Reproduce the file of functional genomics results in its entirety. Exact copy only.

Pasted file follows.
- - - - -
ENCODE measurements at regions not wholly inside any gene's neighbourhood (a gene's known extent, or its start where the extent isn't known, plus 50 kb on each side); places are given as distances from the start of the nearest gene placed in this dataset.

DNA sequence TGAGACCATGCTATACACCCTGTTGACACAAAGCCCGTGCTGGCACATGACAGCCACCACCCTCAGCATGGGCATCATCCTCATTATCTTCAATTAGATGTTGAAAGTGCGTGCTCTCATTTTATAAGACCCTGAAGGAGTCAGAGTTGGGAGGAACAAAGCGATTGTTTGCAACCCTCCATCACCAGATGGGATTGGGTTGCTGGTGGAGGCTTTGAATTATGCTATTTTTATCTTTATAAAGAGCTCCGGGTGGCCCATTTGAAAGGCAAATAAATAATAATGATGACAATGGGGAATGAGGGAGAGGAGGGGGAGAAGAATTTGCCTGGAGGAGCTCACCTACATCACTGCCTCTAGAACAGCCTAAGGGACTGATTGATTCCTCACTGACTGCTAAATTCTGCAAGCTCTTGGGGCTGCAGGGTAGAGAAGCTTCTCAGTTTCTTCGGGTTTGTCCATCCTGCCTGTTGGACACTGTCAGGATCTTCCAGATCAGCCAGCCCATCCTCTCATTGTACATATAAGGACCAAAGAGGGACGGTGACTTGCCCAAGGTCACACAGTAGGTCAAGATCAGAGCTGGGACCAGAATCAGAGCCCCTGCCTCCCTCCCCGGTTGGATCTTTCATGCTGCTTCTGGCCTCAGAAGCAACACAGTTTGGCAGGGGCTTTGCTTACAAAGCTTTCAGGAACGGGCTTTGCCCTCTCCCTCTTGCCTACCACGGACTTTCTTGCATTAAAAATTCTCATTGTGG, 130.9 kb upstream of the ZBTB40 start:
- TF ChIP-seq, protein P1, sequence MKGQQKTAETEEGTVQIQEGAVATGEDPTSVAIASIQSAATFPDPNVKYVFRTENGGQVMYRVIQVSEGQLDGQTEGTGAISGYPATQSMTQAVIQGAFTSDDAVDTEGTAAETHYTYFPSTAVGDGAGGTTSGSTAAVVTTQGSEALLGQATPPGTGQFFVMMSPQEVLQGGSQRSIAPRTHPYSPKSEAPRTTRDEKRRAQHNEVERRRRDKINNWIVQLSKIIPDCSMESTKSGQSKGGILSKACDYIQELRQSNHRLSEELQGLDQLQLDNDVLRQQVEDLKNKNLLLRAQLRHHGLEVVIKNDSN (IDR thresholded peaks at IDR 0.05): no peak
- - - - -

ENCODE measurements at regions not wholly inside any gene's neighbourhood (a gene's known extent, or its start where the extent isn't known, plus 50 kb on each side); places are given as distances from the start of the nearest gene placed in this dataset.

DNA sequence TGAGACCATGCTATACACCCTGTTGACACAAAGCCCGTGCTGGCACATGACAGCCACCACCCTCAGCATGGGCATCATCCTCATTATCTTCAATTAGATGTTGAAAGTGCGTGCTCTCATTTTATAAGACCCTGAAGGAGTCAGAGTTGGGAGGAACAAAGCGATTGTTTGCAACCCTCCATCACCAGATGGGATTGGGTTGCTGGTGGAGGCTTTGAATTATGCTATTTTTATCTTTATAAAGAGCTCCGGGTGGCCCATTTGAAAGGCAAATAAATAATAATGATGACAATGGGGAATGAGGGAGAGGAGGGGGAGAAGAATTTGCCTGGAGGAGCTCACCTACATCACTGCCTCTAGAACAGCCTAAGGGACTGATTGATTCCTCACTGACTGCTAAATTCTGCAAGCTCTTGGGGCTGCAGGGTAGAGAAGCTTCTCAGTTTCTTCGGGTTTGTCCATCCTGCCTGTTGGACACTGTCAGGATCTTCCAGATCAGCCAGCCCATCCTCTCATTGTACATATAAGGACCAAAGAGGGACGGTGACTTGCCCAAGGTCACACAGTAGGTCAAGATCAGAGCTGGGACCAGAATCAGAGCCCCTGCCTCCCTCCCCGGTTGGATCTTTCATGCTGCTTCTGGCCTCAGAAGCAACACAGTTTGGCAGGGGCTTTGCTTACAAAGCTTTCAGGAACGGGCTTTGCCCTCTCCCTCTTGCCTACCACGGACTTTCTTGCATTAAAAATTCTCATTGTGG, 130.9 kb upstream of the ZBTB40 start:
- TF ChIP-seq, protein P1, sequence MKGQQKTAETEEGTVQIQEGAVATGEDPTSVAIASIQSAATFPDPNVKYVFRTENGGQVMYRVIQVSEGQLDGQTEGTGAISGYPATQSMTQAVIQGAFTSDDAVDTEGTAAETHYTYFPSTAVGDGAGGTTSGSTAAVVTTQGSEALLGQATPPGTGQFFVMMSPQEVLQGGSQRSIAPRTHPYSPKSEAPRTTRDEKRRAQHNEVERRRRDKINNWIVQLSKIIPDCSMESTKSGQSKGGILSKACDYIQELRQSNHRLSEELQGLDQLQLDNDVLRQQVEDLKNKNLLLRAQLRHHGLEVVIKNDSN (IDR thresholded peaks at IDR 0.05): no peak